Dr. Adams became recognized as one of the nation’s foremost hospital administrators. Even with limited funds and staff, he pioneered in new types of treatment and psychotherapy. For his service in the field of mental illness, he was inducted into the Oklahoma Hall of Fame in November 1954.
In 1947, the Hospital was renamed Eastern State. From that time forward, the state saw increased awareness of the needs of the mentally ill and increased funding which made possible more intensive, specialized treatment.
The dining room burned in 1951; a new central kitchen with men and women’s dining rooms was built about five years later. Dr. W.C. Reed, Vinita dentist who had served the hospital part-time for 20 years, closed his private practice and became full-time dentist at ESH.
In 1951, Sam Seabolt became director of the Recreation Department. He remained on the staff 33 years, serving as Director of Activity Services, comprising occupational, recreational, music, work therapies, and volunteer services. Until 1983 he also supervised the chaplain and adult education services. A new medical service building was opened in 1952; in 1960 the building was named Hays Treatment Center in honor of Dr. P.L. Hays.
During the 1950’s, the Rev. Moody Nicholson, who had been pastor of Vinita’s Pilgrim Presbyterian Church, became full-time chaplain at the hospital. Later, an All Faiths Chapel was provided. Dr. A.D. Barrett is head chaplain.
In 1956 the first Department of Nursing was established, with Dorothy Hall, RN, a professional nurse administrator, as director.
When she took the post, ESH had six professional nurses and nearly 400 non-professional workers in psychiatric nursing, responsible for 72 ward units. By contrast, at the end of February 1984, the nursing department had 460 employees of whom 64 were Registered Nurses and 58 Licensed Practical Nurses. In 1984 the hospital was operating 18 ward units with a daily census of less than 400. Although more than 3,500 admissions were recorded in 1983, average length of stay was 39.6 days.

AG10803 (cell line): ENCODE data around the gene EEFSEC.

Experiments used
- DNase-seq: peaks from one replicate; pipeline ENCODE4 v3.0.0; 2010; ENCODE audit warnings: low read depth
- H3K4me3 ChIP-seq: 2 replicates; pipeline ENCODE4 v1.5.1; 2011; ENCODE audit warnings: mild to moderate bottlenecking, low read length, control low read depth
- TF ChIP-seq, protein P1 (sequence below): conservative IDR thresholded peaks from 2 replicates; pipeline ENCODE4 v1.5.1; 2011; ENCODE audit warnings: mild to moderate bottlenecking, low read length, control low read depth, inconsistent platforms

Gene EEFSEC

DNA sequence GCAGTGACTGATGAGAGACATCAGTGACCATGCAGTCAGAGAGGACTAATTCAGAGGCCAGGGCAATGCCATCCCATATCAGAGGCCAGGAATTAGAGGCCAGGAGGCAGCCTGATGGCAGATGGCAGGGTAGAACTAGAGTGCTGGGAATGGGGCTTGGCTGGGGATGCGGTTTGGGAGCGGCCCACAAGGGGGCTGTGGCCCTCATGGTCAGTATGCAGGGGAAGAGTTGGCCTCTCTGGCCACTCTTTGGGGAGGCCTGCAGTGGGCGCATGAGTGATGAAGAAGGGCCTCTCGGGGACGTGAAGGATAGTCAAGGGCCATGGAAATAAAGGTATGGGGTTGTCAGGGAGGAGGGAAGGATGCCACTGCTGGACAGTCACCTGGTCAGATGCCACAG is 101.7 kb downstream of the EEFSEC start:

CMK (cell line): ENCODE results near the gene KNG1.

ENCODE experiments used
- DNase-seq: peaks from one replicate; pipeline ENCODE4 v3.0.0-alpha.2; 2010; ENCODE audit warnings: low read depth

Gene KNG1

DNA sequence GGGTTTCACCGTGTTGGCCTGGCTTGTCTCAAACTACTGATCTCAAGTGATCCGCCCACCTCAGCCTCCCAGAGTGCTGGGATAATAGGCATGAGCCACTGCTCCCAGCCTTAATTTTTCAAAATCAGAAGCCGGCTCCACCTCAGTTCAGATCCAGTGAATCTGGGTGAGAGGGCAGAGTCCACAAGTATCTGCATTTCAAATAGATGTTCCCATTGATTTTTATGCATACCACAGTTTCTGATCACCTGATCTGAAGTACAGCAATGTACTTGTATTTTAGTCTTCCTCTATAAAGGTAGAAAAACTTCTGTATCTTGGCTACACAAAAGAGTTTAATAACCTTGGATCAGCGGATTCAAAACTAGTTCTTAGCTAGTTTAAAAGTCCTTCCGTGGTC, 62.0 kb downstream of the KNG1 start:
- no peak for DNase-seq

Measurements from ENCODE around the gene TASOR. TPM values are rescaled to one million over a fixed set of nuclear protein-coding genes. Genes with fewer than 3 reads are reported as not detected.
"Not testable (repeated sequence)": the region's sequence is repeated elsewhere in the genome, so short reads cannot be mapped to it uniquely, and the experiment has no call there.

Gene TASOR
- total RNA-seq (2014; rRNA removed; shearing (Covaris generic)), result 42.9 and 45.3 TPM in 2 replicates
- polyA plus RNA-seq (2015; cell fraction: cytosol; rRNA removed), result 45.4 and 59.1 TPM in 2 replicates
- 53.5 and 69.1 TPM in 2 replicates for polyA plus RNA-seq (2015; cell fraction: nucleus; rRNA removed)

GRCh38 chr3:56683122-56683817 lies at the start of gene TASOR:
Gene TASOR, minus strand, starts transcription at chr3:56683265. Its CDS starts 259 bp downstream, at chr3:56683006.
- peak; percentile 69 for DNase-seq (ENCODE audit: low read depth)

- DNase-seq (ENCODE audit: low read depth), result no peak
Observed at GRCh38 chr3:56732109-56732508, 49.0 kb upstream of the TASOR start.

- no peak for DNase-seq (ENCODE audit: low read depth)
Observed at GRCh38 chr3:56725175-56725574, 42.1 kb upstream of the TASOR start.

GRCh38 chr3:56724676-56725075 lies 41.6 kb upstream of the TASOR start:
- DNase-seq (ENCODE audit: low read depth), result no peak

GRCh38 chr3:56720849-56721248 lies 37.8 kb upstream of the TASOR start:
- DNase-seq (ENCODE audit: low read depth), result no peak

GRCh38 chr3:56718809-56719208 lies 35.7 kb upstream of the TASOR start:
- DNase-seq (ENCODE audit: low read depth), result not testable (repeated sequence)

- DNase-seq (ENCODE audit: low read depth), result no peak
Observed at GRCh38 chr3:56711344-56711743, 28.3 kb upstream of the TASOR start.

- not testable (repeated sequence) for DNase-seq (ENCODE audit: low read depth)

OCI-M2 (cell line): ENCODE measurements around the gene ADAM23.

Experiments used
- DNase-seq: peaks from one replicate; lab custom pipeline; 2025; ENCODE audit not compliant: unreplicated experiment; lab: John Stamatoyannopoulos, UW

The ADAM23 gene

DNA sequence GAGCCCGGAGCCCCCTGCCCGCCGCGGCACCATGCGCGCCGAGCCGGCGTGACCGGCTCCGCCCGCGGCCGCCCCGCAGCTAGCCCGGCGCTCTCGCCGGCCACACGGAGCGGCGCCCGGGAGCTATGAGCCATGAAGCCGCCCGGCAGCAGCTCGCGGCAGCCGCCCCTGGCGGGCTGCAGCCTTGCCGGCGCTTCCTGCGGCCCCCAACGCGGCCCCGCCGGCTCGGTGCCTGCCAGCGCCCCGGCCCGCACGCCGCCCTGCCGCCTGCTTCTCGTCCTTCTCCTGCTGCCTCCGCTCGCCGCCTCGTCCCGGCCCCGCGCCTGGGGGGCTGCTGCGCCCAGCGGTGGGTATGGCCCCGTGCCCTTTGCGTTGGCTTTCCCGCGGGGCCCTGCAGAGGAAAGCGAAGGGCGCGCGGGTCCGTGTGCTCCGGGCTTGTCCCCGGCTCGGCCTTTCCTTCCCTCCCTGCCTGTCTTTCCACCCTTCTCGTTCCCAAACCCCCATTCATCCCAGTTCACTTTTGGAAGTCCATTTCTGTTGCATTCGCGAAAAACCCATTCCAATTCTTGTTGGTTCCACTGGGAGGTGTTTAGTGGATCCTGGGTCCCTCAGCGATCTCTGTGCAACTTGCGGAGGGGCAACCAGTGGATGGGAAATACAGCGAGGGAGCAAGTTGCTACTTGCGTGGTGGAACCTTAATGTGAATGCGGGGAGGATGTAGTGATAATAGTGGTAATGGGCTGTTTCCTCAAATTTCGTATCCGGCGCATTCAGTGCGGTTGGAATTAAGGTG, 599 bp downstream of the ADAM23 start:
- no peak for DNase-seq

Volunteers have played a vital role in the hospital. Red Cross volunteers from Miami, Vinita, Claremore, Nowata devoted much time to work with patients. The Bartlesville Gray Ladies, who began weekly trips to ESH in 1955 and Gray Men, continue to serve, as have some Vinitans.
After the resignation of Dr. Hays, Dr. Wayne J. Boyd was superintendent until 1963. He was succeeded by Dr. Ruth V. Annadown, 1963-64. Dr. B.F. Peterson then came from Tennessee in July 1964 and headed the hospital until his death in 1972. Dr. A. Lawrence White served 1972-73; Dr. D.W. Shupe 1973-74; Dr. Joe Tyler 1974-78. Dr. Robert O’Toole became superintendent from October 1979 until February 1983, then Dr. Mason W. Robison assumed administrative duties.
In 1964, state mental hospitals were desegregated and patients at Taft were moved to the state hospitals in Vinita and Norman. In 1971 the first floor of Adams Hall was remodeled for administrative offices.
A dining room was located in the east wing of the Food Services Building. The changes in Food Service were especially evident. Dr. Peterson had believed that food was a factor in therapy. When men and women started having meals together, a noticeable improvement in personal appearance took place.
Outpatient services were begun in the 1960’s to provide aftercare for discharged patients.
As the patient population declined, patients needing surgery have been transported elsewhere for care. The Medical Services do include a medical clinic, laboratory, X-ray, dental clinic, and pharmacy. During Dr. O’Toole’s administration, ESH was designated as the treatment center for all inmates of the Department of Corrections requiring mental health services, and the hospital also handles all Oklahoma court-ordered observation-evaluation. Building 12 was completely renovated as a maximum security facility in 1983.
In 2006 a new facility was opened to replace the original buildings.” -Ref. asylumprojects.org
Since 2003, Oklahoma Department of Corrections facility has occupied part of state hospital’s land.